a beginner or novice: He's a neophyte at chess.
Roman Catholic Church. a novice.
a person newly converted to a belief, as a heathen, heretic, or nonbeliever; proselyte.
Primitive Church. a person newly baptized.

1540–50; < Late Latin neophytus newly planted < Greek neóphytos. See neo-, -phyte

neophytic [nee-uh-fit-ik] , neophytish [nee-uh-fahy-tish] , adjective
neophytism [nee-uh-fahy-tiz-uhm] , noun

1. greenhorn, tyro. Unabridged
Based on the Random House Dictionary, © Random House, Inc. 2014.
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World English Dictionary
neophyte (ˈniːəʊˌfaɪt)
1.  a person newly converted to a religious faith
2.  RC Church a novice in a religious order
3.  a novice or beginner
[C16: via Church Latin from New Testament Greek neophutos recently planted, from neos new + phuton a plant]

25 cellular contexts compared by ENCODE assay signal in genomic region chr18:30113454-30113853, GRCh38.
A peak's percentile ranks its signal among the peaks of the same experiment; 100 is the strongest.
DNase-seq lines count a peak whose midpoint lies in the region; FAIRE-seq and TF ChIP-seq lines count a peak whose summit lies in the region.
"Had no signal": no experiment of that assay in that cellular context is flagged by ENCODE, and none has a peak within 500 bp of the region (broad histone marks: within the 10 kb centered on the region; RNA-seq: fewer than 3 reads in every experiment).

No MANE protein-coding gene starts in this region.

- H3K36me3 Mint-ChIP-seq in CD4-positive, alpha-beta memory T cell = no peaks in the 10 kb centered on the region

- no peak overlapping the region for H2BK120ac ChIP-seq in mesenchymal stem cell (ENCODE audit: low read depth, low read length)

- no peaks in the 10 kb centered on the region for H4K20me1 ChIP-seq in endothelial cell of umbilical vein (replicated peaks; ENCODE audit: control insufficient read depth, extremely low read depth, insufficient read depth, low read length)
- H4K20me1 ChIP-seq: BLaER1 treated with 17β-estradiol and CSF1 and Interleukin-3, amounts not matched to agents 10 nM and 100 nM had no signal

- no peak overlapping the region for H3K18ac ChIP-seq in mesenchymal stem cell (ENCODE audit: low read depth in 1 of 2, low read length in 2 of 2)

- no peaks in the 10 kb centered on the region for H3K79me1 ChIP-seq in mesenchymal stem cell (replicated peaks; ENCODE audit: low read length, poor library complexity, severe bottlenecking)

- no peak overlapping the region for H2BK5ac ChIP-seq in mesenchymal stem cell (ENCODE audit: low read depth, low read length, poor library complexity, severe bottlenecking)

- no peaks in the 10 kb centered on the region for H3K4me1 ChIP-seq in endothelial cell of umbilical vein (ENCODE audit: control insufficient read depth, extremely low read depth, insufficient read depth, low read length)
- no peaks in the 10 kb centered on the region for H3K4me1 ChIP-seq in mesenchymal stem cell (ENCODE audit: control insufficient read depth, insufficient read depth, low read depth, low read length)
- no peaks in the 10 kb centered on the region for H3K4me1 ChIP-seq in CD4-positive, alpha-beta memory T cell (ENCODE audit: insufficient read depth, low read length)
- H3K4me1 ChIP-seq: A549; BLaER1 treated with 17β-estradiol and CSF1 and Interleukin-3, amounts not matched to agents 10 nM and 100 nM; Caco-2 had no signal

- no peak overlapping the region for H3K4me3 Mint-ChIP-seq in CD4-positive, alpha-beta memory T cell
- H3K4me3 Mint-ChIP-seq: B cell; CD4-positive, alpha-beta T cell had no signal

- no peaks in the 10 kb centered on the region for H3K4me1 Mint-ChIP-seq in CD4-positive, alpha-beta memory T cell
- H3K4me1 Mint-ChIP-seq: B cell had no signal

Collins English Dictionary - Complete & Unabridged 10th Edition
2009 © William Collins Sons & Co. Ltd. 1979, 1986 © HarperCollins
Publishers 1998, 2000, 2003, 2005, 2006, 2007, 2009
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Word Origin & History

"new convert," c.1550, from L.L. neophytus, from Gk. neophytos, lit. "newly planted," from neos "new" + -phytos "planted," verbal adj. of phyein "cause to grow, beget, plant." Church sense is from I Tim. iii.6. Rare before 19c. General sense of "one who is new to any subject" is first recorded 1599.
Online Etymology Dictionary, © 2010 Douglas Harper
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Example sentences
He knew so little of the real life of these neophytes as never to suspect that
  their conduct and character were far from ascetic.
But neophytes are often left with the belief that they are sea kayakers in the
  literal sense of the term.
And they are why it is so easy for pint- and quart-sized neophytes to believe.
Talking about the disease is the last thing these neophytes really want.
Related Words
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